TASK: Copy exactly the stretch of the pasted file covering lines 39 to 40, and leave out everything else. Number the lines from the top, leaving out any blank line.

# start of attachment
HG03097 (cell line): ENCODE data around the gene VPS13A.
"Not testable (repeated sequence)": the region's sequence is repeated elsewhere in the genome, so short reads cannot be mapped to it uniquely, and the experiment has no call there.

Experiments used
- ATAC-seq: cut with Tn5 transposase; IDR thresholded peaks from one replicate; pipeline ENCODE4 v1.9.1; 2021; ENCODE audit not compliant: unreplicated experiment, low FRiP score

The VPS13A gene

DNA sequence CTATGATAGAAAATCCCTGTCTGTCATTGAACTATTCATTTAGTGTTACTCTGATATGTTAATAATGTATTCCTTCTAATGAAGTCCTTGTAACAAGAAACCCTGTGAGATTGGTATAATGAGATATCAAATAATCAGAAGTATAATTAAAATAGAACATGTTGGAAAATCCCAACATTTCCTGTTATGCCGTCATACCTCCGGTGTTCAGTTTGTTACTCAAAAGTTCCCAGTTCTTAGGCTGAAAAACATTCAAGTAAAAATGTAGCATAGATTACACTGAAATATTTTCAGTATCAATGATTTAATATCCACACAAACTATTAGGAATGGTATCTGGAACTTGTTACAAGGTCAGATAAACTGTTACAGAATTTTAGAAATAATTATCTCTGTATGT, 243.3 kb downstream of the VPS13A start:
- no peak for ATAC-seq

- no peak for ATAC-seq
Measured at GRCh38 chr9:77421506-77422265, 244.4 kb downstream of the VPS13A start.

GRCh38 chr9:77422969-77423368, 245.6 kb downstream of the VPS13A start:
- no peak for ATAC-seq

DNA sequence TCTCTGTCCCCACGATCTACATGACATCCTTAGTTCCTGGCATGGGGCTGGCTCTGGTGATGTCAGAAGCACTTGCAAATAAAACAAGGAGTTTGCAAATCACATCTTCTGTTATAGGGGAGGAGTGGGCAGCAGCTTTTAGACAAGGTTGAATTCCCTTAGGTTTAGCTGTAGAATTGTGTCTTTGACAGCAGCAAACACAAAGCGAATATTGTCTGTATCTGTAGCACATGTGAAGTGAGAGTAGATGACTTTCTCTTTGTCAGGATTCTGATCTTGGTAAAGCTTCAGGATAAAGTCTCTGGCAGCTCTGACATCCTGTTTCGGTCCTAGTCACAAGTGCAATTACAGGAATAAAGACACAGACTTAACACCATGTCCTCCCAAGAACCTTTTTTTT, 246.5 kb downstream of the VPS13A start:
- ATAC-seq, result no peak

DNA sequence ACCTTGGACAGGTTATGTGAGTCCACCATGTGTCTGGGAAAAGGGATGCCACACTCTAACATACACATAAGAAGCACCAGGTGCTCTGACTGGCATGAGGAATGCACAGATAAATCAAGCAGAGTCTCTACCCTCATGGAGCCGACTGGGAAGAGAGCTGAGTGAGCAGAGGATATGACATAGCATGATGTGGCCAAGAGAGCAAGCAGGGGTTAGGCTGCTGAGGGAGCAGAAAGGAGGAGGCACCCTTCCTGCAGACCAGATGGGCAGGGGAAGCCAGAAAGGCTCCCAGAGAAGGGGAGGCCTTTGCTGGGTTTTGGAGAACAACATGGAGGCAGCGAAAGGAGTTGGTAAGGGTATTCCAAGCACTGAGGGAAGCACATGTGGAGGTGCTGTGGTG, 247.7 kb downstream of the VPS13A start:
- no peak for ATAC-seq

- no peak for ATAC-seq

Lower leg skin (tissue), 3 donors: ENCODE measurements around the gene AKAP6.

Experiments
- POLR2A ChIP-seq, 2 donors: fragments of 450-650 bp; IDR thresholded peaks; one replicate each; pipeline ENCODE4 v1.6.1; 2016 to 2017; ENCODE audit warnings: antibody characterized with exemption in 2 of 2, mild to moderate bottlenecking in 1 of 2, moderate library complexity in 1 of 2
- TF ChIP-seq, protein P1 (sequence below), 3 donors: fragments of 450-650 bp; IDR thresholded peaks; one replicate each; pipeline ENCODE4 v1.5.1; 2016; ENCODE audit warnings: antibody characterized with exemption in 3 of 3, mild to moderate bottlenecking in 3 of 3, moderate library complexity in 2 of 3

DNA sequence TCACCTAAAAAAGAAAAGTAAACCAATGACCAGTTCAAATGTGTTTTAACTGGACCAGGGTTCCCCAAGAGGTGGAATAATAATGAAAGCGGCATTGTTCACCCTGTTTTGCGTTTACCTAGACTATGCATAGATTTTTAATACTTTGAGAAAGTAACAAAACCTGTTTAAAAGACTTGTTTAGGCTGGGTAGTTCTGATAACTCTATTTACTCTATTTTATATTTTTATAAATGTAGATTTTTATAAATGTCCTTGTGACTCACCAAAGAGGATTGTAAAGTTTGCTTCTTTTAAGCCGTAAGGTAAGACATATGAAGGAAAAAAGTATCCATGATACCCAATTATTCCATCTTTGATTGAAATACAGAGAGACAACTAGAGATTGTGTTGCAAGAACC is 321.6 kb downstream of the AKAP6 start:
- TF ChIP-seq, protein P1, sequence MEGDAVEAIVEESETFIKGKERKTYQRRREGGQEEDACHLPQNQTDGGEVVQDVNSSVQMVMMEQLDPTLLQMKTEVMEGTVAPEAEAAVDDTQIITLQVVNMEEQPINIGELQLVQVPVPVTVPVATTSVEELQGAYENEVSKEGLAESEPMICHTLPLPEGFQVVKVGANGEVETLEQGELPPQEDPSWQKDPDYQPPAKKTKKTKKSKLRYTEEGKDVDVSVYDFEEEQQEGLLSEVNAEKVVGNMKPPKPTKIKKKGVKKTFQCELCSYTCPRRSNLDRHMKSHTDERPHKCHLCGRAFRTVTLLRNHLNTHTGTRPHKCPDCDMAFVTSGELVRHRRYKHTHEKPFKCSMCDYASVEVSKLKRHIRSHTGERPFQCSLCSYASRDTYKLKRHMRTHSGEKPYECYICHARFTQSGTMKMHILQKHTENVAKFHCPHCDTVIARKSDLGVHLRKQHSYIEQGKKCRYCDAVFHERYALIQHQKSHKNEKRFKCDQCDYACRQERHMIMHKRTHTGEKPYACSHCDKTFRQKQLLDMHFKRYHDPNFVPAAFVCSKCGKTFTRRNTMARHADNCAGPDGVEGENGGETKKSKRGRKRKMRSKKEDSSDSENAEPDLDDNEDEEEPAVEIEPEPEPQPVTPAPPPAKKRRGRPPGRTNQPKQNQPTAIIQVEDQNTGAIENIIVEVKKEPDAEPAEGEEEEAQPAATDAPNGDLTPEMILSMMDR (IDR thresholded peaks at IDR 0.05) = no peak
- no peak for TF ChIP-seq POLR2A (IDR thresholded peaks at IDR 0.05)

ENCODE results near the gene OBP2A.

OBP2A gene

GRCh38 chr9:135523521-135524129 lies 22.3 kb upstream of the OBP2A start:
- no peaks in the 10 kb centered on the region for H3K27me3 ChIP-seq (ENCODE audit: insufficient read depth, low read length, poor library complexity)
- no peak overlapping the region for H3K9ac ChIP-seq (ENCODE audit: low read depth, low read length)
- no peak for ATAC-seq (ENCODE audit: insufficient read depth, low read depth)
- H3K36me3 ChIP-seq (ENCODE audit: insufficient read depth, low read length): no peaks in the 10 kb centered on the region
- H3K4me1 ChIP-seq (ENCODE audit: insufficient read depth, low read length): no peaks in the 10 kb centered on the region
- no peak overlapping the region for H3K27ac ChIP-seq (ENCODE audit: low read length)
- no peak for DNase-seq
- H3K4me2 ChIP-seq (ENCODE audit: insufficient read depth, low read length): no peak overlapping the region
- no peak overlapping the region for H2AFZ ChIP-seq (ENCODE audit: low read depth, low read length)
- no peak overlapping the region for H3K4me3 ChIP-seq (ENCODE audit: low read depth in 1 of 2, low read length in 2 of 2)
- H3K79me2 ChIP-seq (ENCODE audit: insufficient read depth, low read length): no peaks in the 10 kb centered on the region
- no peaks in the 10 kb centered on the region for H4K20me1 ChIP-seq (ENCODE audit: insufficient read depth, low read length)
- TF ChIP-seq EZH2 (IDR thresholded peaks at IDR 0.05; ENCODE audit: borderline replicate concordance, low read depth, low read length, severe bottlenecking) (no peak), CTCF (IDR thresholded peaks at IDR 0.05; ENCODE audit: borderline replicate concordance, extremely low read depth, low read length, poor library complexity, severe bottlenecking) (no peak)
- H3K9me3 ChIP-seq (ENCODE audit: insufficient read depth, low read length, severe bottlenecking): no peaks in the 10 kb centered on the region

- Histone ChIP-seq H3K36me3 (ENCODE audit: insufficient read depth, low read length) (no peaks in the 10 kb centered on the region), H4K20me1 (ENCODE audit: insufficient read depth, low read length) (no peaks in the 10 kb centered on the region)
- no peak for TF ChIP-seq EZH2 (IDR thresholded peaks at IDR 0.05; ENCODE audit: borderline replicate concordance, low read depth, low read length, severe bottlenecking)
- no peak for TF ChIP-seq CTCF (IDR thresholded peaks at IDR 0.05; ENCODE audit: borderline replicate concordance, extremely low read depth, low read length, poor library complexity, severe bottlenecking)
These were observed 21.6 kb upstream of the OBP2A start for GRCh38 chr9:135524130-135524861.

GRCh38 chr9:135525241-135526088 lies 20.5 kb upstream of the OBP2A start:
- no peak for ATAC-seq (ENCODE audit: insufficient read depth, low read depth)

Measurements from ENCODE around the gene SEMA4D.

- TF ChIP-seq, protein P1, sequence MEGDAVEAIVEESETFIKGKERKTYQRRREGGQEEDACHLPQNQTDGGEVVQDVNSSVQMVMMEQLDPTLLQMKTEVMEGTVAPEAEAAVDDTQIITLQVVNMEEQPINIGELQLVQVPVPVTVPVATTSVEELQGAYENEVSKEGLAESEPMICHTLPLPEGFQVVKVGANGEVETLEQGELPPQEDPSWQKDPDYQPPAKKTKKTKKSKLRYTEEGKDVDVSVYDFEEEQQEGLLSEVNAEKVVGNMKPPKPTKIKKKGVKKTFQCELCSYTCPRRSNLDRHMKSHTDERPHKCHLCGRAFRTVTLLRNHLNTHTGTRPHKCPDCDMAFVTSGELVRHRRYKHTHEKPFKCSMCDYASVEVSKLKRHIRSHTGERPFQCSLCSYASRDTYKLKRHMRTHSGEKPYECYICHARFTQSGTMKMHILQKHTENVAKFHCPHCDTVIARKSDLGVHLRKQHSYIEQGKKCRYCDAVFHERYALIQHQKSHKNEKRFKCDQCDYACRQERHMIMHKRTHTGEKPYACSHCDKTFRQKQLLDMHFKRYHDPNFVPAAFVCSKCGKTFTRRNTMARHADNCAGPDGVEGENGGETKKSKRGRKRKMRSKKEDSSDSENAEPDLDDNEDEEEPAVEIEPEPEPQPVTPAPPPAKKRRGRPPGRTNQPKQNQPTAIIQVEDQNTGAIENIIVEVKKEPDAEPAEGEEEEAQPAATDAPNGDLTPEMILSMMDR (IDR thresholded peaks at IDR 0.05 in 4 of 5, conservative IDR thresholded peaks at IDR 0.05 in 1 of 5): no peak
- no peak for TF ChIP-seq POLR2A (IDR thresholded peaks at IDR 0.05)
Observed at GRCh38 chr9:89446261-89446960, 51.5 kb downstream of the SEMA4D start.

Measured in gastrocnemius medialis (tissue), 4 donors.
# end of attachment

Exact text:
- TF ChIP-seq EZH2 (IDR thresholded peaks at IDR 0.05; ENCODE audit: borderline replicate concordance, low read depth, low read length, severe bottlenecking) (no peak), CTCF (IDR thresholded peaks at IDR 0.05; ENCODE audit: borderline replicate concordance, extremely low read depth, low read length, poor library complexity, severe bottlenecking) (no peak)
- H3K9me3 ChIP-seq (ENCODE audit: insufficient read depth, low read length, severe bottlenecking): no peaks in the 10 kb centered on the region